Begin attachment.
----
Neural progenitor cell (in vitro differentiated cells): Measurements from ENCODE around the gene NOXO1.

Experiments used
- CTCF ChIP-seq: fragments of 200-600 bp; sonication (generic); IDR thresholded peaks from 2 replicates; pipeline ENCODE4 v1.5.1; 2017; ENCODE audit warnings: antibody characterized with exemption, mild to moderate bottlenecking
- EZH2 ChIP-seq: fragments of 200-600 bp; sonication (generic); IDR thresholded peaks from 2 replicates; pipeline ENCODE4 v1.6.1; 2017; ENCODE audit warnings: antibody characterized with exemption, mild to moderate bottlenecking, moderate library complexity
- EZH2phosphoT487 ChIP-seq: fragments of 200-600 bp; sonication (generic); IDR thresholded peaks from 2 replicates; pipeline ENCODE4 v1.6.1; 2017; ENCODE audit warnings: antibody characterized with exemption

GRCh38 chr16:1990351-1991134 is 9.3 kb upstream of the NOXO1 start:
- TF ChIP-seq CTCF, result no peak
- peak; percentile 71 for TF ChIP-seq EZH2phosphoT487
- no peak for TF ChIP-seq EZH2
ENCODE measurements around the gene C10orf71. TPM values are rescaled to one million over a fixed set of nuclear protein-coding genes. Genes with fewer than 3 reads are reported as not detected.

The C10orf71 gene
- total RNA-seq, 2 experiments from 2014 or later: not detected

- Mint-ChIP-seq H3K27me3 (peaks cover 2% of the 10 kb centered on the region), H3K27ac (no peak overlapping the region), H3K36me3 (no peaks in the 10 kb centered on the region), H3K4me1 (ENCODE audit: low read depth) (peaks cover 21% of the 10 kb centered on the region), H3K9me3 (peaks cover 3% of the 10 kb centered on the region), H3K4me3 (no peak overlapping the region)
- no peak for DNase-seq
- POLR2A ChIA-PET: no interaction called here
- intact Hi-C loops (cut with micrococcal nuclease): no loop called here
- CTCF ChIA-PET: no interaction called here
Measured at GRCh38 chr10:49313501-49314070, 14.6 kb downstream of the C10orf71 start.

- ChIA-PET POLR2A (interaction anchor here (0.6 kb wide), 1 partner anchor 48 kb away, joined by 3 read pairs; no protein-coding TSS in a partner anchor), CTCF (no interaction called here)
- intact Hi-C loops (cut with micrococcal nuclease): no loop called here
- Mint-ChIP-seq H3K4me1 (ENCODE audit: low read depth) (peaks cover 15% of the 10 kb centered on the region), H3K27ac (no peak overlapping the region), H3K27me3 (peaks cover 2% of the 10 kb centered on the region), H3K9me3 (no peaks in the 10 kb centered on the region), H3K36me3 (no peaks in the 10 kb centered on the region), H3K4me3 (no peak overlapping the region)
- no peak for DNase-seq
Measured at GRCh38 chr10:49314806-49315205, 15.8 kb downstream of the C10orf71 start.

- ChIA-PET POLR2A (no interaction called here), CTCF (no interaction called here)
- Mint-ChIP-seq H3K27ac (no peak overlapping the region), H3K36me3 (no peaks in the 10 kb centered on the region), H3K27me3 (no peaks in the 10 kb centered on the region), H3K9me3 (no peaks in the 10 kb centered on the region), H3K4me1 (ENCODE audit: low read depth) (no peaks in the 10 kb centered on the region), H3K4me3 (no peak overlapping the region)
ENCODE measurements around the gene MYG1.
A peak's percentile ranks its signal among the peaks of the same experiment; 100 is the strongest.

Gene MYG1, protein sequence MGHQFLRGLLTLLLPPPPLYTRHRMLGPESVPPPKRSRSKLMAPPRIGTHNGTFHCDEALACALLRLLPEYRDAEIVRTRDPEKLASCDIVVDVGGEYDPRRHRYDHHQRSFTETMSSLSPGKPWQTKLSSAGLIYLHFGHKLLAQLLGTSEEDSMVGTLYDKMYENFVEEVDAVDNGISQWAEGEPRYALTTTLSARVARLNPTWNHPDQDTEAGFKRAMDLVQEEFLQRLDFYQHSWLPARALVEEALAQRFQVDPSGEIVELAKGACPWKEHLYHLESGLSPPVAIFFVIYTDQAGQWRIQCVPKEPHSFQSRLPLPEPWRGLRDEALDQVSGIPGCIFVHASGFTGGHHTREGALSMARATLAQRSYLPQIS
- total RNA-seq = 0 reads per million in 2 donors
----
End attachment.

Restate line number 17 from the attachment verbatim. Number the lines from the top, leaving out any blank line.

- CTCF ChIA-PET: no interaction called here